In brief: When Hetty receives an unexpected inheritance of an estate in Scotland, she jumps at the chance to leave her awkward life in London. But there’s an additional extra in one of the rooms that opens a Pandora’s box…
The good: I do love a story with Gothic undertones and the setting is just right for this.
The not-so-good: Quite slow at times.
Why I chose it: From the kind folk at Allen & Unwin, thank you.
Year: 2016 (published 22 June)
Publisher: Allen & Unwin (Australian RRP $29.99)
My rating: 6.5 out of 10
I kind of go a bit crazy when someone mentions a book with a crumbling old house, a desolate setting, secrets and a dual timeline. I love those kind of Gothic undertones through a book and as we’re in the middle of winter, it’s the perfect time to sit down under a blanket and devour it. I was really happy when I received this surprise book (yes, it doesn’t take a lot to excite me) but external forces conspired against me to read this at the speed I wanted. The House Between Tides is a solid read and those who are fans of Kate Morton will particularly enjoy this tale set in the wilds of Scotland.
The story is told between two major timelines, that of Theo and Beatrice in the late 1880s and 1900s before shifting to Hetty in the present day. Theo marries Beatrice and they move to the rugged wilds of the Outer Hebrides for Theo to paint. It all sounds incredibly romantic until Beatrice starts to realise that Theo has some ideas that are rather…odd. Her new friendship with the Cameron family isn’t that welcome. When Hetty arrives in the present day to the now overgrown, crumbling estate (can’t you just picture it, all grey and spooky with a lone raven calling overhead?) she’s introduced to the descendants of the family after being caught trying to break into her own inheritance. Very shortly after, she discovers there’s a skeleton in one of the rooms, which kind of wrecks her plans to build a hotel on the island. But what’s the mystery? Who is this mysterious person and what secrets of the past does it hide?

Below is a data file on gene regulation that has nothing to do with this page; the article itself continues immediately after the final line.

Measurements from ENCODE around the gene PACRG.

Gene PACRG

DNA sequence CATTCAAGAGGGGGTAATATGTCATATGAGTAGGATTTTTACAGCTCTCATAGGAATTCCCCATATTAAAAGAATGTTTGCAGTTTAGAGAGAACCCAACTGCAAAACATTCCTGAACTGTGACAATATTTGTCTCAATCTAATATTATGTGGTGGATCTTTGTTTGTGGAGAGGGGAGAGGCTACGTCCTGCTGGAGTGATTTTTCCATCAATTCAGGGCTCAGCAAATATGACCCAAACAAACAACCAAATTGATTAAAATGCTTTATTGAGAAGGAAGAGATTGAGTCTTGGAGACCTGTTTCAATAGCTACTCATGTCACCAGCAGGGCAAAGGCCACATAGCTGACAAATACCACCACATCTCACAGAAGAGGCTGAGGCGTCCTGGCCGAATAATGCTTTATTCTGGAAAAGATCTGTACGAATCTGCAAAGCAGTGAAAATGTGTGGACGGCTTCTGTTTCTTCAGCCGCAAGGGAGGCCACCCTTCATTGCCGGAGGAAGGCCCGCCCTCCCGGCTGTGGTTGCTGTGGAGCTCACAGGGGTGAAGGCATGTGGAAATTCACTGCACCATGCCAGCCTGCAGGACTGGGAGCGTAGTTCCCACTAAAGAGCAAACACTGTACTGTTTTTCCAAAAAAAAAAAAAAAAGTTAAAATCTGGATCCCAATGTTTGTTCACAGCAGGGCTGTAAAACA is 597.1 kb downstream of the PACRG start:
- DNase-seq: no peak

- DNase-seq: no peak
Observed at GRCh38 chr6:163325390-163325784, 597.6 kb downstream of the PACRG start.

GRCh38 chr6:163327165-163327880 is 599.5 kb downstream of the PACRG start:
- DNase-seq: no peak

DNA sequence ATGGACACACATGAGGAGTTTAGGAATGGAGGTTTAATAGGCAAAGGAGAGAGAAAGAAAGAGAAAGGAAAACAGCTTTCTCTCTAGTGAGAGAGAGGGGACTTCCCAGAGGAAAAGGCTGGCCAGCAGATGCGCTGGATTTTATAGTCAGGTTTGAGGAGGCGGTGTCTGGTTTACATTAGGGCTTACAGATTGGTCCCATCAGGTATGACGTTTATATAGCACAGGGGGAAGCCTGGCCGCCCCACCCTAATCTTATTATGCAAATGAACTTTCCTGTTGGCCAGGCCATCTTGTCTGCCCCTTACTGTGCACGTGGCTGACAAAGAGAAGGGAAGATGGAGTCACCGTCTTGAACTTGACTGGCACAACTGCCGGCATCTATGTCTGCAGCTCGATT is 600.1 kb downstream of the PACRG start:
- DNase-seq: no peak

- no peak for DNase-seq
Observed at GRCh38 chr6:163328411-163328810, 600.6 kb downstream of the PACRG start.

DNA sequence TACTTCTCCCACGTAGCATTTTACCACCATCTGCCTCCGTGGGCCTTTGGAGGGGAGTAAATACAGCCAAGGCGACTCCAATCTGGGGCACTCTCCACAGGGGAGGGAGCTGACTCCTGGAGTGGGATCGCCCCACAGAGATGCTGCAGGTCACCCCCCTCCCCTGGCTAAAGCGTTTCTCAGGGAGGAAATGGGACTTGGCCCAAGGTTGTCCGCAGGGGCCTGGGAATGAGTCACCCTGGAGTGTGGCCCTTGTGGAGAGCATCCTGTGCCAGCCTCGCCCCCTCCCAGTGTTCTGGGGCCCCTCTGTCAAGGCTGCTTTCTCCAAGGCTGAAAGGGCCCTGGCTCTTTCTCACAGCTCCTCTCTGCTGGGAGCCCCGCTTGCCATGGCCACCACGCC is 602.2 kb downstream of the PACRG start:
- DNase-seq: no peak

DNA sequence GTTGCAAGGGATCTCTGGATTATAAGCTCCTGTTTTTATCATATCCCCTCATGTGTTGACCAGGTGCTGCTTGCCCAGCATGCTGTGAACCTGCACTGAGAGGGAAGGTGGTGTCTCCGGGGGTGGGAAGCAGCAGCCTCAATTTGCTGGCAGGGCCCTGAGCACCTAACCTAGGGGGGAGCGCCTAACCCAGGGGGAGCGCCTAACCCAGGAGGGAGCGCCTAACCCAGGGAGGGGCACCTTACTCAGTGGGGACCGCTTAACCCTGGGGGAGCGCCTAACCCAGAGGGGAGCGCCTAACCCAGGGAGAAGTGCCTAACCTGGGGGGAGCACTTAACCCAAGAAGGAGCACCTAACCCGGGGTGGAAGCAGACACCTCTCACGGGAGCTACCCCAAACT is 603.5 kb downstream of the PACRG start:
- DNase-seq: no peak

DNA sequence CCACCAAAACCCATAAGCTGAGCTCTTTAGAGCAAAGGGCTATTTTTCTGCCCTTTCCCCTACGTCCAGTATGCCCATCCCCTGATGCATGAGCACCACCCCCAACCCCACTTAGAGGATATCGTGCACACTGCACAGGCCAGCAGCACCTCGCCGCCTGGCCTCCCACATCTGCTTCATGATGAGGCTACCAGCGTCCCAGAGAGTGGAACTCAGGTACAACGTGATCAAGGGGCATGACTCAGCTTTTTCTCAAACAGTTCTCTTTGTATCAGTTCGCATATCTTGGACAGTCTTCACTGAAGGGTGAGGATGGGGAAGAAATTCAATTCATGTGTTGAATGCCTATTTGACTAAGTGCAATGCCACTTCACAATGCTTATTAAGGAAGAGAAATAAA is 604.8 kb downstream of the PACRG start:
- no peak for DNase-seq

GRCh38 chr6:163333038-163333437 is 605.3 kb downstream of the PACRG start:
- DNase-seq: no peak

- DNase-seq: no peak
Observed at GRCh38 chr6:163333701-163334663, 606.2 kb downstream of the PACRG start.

I must admit that I guessed the mystery fairly early on and did something I don’t usually do – read the last chapter to confirm my suspicions. I probably shouldn’t have though, because knowing that I was right took away a lot of the mystery. On reflection, I think I did it because the character of Hetty is rather dull. She lacks spark and is happy to be passive nearly all the time. I like my investigating heroines to be stronger, willing to buck a trend and ruffle a few feathers. I felt that Hetty just sailed through the whole thing without causing a ripple. I tended to skim few chapters a little bit more as I found the historical timeline of Beatrice and Theo much more engaging.
I always slowed down for the beautiful descriptions of the Hebrides – this is where Sarah Maine’s writing truly excels, in the sense of atmosphere and putting the reader in no doubt about how moody and a little bit creepy the whole place is. The descriptions of Muirlan House were incredibly evocative, and I had shivers down my spine as Hetty entered the shell of the decrepit house for the first time.
While I liked this book, I felt that the parts involving Hetty were slow at times. However, it’s a sound debut book and I’d be interested to see what Sarah Maine writes in the future.